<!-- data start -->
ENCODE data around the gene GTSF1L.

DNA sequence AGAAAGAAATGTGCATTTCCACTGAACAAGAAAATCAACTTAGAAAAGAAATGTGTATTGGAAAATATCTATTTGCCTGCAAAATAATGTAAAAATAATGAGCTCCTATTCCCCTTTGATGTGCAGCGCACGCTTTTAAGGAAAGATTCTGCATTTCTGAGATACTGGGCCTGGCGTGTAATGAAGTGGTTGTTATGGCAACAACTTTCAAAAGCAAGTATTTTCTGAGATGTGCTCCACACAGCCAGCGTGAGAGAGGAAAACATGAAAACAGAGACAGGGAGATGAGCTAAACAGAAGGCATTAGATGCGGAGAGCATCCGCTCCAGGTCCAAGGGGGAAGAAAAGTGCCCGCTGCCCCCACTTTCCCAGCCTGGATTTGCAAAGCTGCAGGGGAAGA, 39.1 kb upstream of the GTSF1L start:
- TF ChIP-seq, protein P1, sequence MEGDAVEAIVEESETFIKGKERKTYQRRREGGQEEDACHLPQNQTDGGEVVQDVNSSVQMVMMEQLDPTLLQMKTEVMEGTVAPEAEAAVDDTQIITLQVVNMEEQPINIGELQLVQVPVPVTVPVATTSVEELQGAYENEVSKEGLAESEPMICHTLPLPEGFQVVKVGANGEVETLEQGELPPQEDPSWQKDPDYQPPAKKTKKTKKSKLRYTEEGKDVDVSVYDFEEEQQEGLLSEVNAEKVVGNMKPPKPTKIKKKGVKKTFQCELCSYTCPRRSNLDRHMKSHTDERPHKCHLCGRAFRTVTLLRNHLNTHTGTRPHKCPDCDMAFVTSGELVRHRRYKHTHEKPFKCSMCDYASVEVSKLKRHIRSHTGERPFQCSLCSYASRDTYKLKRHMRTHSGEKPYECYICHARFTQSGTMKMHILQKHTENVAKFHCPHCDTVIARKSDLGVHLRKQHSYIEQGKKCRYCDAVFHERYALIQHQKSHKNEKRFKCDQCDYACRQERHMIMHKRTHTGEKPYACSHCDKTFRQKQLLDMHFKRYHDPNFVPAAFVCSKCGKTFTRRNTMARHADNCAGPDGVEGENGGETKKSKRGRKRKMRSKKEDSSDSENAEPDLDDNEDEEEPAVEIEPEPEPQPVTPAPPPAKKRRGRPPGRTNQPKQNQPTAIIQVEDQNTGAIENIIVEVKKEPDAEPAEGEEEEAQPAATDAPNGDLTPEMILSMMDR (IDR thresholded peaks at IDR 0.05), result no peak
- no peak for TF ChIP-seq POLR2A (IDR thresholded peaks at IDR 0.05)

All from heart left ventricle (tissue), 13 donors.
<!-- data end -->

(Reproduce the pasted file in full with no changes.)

ENCODE data around the gene GTSF1L.

DNA sequence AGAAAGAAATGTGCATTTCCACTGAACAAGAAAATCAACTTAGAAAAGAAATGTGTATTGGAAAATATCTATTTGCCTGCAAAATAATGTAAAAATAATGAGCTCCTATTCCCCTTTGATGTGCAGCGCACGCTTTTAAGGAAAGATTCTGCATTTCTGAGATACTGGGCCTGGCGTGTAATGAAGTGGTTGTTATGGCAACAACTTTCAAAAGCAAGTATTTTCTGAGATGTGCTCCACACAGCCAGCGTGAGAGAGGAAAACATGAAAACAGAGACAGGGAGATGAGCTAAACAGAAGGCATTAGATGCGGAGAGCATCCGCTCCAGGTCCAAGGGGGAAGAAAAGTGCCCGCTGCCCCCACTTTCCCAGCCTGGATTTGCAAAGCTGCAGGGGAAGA, 39.1 kb upstream of the GTSF1L start:
- TF ChIP-seq, protein P1, sequence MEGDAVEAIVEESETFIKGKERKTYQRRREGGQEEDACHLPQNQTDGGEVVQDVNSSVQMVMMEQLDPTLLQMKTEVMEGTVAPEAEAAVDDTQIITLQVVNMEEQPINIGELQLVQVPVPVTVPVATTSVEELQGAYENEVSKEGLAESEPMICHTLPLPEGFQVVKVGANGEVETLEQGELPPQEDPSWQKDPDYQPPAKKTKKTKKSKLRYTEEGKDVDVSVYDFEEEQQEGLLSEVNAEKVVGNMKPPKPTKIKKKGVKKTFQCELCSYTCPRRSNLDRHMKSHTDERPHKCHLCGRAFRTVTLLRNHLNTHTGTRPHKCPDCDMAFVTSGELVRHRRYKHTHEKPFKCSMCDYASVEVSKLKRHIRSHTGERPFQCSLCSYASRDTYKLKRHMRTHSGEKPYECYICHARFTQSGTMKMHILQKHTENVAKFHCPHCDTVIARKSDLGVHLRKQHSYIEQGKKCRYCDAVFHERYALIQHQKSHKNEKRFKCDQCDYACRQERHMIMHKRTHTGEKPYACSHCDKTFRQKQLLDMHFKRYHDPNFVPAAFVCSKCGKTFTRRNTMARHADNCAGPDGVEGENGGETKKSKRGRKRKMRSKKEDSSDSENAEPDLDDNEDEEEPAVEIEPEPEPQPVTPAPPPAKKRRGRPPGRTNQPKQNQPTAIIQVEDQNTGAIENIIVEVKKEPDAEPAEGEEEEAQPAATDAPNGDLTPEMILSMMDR (IDR thresholded peaks at IDR 0.05), result no peak
- no peak for TF ChIP-seq POLR2A (IDR thresholded peaks at IDR 0.05)

All from heart left ventricle (tissue), 13 donors.